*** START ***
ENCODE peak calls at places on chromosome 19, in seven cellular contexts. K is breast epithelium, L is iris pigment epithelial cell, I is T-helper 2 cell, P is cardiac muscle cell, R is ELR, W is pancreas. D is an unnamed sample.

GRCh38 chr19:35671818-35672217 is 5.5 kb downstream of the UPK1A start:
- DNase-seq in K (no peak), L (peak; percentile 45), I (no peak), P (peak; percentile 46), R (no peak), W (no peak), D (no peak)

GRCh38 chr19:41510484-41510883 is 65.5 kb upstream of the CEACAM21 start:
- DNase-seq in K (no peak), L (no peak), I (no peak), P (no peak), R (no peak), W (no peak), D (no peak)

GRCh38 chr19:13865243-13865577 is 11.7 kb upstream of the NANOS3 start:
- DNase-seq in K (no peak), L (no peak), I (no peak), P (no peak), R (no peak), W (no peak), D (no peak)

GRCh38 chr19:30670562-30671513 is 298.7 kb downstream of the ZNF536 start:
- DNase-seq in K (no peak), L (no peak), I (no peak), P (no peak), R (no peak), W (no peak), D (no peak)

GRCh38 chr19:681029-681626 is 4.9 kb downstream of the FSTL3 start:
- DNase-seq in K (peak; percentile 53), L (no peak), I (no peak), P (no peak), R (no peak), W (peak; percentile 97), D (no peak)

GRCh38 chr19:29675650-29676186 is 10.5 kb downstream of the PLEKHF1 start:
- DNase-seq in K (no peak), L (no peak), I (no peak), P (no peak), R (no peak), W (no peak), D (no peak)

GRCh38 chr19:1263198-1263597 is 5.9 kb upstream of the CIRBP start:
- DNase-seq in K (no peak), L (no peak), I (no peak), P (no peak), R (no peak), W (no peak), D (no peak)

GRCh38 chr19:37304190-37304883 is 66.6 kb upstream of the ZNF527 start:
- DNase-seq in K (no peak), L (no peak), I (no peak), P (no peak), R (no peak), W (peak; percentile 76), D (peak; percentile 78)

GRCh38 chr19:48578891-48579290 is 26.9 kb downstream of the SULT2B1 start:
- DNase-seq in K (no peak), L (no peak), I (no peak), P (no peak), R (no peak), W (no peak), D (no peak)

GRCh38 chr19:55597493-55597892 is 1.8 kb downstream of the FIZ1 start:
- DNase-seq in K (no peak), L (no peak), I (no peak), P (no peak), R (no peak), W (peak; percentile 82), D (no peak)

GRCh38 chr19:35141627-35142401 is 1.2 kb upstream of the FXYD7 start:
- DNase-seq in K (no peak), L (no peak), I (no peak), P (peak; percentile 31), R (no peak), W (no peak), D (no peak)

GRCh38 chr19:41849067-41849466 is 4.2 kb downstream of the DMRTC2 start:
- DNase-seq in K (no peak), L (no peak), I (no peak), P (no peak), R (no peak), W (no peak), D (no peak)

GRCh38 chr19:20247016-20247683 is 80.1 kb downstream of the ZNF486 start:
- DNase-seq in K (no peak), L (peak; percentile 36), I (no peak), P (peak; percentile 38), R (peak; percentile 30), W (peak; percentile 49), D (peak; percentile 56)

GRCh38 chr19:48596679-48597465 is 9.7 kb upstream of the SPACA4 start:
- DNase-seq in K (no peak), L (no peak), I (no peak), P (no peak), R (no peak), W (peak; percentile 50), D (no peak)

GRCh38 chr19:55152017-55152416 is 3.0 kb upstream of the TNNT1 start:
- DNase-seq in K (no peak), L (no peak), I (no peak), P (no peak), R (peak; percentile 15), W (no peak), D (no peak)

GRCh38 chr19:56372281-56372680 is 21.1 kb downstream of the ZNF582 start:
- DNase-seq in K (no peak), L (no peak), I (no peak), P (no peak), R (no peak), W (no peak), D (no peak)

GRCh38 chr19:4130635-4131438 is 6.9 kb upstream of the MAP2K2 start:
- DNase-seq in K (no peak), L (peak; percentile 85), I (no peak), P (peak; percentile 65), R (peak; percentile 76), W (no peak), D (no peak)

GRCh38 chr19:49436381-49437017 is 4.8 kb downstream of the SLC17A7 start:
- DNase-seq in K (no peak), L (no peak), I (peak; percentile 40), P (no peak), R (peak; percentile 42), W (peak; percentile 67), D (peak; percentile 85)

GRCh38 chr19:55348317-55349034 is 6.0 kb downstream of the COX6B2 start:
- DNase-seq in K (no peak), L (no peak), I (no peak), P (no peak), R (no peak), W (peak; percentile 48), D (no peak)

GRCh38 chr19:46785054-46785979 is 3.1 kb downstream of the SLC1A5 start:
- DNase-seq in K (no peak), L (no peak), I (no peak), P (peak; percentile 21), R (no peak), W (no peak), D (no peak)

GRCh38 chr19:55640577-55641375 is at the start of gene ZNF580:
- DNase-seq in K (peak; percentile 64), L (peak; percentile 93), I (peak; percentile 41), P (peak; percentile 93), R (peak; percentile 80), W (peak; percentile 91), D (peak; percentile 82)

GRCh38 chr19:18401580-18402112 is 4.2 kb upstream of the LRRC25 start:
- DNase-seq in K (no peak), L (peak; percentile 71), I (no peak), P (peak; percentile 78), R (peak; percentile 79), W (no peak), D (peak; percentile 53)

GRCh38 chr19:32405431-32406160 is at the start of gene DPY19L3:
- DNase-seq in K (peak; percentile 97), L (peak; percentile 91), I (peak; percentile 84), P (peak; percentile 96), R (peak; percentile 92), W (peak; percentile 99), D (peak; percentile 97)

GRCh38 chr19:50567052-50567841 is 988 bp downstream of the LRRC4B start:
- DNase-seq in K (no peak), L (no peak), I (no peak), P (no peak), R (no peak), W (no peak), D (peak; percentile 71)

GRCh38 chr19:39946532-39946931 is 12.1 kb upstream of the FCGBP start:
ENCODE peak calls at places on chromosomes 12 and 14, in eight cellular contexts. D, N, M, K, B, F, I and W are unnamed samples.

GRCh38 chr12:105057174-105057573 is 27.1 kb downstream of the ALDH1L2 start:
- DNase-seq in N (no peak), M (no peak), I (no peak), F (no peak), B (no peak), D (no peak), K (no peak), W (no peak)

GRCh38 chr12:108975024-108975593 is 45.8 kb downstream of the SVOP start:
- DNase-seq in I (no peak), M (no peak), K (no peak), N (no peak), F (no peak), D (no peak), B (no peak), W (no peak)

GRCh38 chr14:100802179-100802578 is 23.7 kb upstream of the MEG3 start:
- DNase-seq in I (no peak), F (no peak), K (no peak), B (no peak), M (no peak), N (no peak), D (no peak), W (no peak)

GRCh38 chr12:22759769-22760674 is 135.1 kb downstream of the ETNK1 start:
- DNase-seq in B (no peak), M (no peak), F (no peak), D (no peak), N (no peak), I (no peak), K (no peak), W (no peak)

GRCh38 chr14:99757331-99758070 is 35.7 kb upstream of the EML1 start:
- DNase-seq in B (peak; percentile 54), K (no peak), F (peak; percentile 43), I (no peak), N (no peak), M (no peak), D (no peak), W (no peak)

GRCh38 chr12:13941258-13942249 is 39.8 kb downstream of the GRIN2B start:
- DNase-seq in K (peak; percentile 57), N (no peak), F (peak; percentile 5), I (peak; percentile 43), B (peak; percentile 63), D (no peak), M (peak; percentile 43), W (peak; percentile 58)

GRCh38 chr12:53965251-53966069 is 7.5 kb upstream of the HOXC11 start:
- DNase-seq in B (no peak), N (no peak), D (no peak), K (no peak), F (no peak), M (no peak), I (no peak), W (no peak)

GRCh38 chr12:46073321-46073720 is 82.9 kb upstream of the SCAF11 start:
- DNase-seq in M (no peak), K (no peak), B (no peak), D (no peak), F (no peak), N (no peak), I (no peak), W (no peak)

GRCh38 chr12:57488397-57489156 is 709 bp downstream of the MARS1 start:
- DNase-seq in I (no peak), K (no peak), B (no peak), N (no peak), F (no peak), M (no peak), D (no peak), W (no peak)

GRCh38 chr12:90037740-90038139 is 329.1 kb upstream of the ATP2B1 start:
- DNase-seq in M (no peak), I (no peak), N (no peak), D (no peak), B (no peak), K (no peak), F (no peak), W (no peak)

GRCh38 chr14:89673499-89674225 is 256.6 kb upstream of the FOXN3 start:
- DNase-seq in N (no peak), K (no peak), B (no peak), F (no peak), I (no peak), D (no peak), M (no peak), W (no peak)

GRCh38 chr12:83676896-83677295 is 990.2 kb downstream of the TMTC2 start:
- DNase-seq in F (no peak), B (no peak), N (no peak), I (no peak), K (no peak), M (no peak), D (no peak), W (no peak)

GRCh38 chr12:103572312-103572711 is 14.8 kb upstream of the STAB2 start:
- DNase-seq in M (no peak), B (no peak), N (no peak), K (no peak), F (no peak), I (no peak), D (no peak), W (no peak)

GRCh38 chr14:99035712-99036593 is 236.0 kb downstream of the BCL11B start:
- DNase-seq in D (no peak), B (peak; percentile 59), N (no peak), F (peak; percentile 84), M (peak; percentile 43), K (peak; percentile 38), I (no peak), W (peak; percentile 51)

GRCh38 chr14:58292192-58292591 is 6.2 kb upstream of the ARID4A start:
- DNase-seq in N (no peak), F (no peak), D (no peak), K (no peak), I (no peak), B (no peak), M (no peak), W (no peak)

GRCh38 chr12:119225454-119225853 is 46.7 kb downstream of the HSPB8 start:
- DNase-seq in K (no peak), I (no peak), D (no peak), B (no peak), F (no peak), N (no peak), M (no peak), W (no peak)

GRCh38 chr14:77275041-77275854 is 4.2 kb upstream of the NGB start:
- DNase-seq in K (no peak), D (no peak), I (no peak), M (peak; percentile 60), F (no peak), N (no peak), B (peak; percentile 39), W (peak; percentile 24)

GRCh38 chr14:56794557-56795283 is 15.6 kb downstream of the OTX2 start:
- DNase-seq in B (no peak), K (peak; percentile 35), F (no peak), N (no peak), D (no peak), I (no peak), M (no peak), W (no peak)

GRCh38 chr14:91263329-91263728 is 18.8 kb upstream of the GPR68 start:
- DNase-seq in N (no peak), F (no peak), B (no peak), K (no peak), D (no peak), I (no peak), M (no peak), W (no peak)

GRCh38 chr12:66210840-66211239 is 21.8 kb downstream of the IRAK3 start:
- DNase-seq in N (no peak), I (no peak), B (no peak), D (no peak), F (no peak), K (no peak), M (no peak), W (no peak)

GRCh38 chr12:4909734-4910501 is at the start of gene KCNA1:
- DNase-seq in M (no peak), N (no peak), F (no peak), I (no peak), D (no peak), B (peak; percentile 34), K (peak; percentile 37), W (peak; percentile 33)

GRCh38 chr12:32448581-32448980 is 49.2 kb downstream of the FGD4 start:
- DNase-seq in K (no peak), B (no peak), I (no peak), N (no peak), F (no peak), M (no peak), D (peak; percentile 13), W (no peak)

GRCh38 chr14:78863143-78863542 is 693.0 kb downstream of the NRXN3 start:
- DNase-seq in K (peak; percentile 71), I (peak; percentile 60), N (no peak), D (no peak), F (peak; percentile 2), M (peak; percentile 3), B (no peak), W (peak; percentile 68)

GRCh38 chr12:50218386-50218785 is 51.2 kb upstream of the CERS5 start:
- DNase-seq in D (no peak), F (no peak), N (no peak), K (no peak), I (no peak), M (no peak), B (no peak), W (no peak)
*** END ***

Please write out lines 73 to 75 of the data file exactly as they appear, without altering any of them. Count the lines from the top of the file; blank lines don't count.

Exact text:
- DNase-seq in N (no peak), K (no peak), B (no peak), F (no peak), I (no peak), D (no peak), M (no peak), W (no peak)

GRCh38 chr12:83676896-83677295 is 990.2 kb downstream of the TMTC2 start:
- DNase-seq in F (no peak), B (no peak), N (no peak), I (no peak), K (no peak), M (no peak), D (no peak), W (no peak)